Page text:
Many numbers can be expressed as the sum of two or more consecutive integers. For example, 15=7+8 and 10=1+2+3+4. Can you say which numbers can be expressed in this way?
The number of plants in Mr McGregor's magic potting shed increases overnight. He'd like to put the same number of plants in each of his gardens, planting one garden each day. How can he do it?
A 2 by 3 rectangle contains 8 squares and a 3 by 4 rectangle contains 20 squares. What size rectangle(s) contain(s) exactly 100 squares? Can you find them all?
An investigation involving adding and subtracting sets of consecutive numbers. Lots to find out, lots to explore.
Do you notice anything about the solutions when you add and/or subtract consecutive negative numbers?
Different combinations of the weights available allow you to make different totals. Which totals can you make?
My two digit number is special because adding the sum of its digits to the product of its digits gives me my original number. What could my number be?
How many solutions can you find to this sum? Each of the different letters stands for a different number.
Can you find six numbers to go in the Daisy from which you can make all the numbers from 1 to a number bigger than 25?
Charlie and Abi put a counter on 42. They wondered if they could visit all the other numbers on their 1-100 board, moving the counter using just these two operations: x2 and -5. What do you think?
You have been given nine weights, one of which is slightly heavier than the rest. Can you work out which weight is heavier in just two weighings of the balance?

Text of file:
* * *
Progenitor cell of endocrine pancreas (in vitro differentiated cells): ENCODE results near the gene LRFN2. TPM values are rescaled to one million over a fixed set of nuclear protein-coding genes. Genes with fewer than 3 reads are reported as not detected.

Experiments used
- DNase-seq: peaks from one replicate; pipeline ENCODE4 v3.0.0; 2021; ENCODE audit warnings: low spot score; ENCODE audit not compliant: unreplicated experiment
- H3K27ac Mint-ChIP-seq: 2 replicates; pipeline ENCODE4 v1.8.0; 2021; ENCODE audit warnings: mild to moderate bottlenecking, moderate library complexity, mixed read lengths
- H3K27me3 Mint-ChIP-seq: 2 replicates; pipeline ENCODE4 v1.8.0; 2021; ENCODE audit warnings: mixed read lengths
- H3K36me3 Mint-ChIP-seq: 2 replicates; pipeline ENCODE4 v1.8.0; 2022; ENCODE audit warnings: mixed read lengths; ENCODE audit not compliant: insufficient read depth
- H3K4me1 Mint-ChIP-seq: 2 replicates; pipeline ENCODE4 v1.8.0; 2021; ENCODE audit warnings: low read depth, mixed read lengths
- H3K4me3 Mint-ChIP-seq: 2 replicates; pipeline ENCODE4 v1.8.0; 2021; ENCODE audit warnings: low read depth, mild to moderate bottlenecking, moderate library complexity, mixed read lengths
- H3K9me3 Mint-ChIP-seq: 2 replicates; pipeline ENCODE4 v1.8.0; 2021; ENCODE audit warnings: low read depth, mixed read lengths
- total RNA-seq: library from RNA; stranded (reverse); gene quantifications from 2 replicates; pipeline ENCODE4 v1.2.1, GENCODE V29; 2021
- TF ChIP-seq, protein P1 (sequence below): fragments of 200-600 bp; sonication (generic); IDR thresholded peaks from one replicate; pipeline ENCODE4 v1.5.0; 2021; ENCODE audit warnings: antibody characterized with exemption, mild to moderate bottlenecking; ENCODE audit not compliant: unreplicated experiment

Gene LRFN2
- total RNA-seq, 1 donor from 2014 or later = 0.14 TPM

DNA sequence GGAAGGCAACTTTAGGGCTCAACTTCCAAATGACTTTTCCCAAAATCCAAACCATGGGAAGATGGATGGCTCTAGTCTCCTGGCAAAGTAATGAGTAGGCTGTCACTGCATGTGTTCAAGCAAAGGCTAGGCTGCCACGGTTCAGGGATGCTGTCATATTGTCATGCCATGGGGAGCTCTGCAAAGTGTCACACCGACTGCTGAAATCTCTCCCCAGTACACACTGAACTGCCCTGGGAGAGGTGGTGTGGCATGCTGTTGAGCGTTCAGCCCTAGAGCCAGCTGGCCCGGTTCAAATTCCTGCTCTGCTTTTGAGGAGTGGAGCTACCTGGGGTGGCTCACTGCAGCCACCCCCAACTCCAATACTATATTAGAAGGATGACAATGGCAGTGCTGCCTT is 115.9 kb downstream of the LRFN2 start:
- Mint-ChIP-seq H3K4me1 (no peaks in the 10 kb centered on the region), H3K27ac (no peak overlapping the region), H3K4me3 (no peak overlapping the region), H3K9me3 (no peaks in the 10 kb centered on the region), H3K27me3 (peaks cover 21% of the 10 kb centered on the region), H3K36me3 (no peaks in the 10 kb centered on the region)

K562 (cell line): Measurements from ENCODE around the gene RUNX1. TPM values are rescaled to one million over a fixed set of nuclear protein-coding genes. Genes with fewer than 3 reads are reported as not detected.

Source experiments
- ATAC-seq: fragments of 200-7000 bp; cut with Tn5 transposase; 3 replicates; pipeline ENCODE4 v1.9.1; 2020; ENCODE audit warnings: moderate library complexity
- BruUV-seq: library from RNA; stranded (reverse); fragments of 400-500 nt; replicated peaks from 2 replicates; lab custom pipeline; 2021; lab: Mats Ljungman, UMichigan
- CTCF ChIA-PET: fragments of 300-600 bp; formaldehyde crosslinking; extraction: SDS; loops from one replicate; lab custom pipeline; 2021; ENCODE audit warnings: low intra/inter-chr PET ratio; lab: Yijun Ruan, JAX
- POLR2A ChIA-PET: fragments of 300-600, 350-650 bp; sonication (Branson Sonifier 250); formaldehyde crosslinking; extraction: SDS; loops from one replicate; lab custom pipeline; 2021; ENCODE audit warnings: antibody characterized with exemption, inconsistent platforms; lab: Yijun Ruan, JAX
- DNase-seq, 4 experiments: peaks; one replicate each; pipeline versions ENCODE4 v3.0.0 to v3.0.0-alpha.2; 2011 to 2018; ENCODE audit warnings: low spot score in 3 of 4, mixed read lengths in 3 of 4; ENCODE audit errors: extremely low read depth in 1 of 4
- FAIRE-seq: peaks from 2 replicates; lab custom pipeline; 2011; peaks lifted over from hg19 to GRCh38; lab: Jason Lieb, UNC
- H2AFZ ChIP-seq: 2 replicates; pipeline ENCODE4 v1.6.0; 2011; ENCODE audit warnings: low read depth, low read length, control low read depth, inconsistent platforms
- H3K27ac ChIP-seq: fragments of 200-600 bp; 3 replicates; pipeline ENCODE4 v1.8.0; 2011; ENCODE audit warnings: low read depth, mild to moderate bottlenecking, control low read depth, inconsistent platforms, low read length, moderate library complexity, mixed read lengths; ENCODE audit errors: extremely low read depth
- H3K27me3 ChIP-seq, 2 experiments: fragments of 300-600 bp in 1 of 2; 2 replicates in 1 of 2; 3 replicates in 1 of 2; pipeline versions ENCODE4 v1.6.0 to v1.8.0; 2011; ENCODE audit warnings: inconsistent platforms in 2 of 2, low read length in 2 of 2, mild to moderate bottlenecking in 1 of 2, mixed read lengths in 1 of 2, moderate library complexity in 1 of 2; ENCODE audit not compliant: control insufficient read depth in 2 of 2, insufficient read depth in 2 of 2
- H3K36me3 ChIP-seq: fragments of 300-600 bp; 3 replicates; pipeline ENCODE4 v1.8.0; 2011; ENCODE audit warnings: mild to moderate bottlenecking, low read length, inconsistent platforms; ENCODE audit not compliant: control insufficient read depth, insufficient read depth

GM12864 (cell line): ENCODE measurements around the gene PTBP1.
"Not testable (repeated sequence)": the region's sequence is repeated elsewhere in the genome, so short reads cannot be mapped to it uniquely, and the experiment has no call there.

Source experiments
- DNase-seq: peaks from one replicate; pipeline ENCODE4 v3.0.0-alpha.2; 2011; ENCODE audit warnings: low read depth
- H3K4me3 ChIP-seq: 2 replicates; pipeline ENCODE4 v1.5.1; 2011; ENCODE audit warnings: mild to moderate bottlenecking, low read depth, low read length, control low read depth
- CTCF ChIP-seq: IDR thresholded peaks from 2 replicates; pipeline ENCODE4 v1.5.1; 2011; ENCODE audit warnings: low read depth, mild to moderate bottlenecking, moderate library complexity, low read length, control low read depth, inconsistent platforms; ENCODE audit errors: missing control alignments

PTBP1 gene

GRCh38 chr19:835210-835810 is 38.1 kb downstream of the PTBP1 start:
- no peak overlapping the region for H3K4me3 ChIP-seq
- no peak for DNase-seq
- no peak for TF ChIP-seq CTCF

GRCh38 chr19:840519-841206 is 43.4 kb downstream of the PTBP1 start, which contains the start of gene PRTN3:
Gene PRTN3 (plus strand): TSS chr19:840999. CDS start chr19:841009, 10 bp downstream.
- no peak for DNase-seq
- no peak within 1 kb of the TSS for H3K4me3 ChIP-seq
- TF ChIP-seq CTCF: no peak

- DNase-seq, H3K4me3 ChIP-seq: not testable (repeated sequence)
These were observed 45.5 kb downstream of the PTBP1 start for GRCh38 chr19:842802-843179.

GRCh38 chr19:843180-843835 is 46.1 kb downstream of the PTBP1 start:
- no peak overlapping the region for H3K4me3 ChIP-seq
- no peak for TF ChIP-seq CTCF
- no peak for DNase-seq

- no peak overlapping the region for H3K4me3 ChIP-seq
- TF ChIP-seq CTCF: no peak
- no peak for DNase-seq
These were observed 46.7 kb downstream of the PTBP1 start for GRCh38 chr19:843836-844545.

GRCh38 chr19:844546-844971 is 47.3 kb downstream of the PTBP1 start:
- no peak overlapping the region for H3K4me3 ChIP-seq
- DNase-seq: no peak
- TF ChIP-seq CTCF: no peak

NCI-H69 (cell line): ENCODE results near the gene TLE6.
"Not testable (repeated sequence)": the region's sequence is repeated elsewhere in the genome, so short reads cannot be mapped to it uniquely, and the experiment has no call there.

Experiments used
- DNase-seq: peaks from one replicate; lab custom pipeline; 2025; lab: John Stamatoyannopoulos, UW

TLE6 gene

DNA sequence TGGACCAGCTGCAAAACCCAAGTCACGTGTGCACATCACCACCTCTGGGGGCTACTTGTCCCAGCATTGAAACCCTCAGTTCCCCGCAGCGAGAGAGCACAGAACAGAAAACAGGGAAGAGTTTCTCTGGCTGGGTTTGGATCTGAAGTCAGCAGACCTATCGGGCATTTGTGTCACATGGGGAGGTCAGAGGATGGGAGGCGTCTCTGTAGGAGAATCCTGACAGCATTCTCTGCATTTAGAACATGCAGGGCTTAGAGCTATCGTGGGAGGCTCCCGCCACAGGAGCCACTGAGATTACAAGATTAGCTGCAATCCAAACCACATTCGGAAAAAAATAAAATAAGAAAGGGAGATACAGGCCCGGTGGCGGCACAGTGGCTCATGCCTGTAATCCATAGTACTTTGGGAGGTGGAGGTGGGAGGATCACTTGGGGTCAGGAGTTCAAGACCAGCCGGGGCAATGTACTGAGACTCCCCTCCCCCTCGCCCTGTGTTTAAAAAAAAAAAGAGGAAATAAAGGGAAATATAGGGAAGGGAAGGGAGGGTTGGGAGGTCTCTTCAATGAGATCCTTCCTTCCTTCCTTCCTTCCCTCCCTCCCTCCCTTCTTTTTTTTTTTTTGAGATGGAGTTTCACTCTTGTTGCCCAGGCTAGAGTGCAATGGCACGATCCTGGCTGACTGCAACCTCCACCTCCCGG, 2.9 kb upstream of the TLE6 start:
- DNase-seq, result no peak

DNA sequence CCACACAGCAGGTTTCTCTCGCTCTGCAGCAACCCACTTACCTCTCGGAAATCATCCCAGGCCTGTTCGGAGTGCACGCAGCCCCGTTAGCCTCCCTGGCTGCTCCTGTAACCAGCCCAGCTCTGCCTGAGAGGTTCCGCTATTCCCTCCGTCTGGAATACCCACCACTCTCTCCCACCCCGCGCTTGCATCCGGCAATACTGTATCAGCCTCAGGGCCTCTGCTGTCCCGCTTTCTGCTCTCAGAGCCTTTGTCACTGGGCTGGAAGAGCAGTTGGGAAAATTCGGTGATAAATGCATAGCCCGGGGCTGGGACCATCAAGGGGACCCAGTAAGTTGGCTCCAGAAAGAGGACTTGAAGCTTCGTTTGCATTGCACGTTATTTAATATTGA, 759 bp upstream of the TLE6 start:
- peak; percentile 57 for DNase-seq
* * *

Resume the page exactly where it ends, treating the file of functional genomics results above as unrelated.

Can you arrange the numbers 1 to 17 in a row so that each adjacent pair adds up to a square number?
How many different symmetrical shapes can you make by shading triangles or squares?
The NRICH team are always looking for new ways to engage teachers and pupils in problem solving. Here we explain the thinking behind maths trails.
Ben passed a third of his counters to Jack, Jack passed a quarter of his counters to Emma and Emma passed a fifth of her counters to Ben. After this they all had the same number of counters.
A game for 2 people. Take turns placing a counter on the star. You win when you have completed a line of 3 in your colour.
A cinema has 100 seats. Show how it is possible to sell exactly 100 tickets and take exactly £100 if the prices are £10 for adults, 50p for pensioners and 10p for children.
Mr McGregor has a magic potting shed. Overnight, the number of plants in it doubles. He'd like to put the same number of plants in each of three gardens, planting one garden each day. Can he do it?
Find a cuboid (with edges of integer values) that has a surface area of exactly 100 square units. Is there more than one? Can you find them all?
If you take a three by three square on a 1-10 addition square and multiply the diagonally opposite numbers together, what is the difference between these products. Why?
If you are given the mean, median and mode of five positive whole numbers, can you find the numbers?
The clues for this Sudoku are the product of the numbers in adjacent squares.
If you have only 40 metres of fencing available, what is the maximum area of land you can fence off?
First Connect Three game for an adult and child. Use the dice numbers and either addition or subtraction to get three numbers in a straight line.
Find the values of the nine letters in the sum: FOOT + BALL = GAME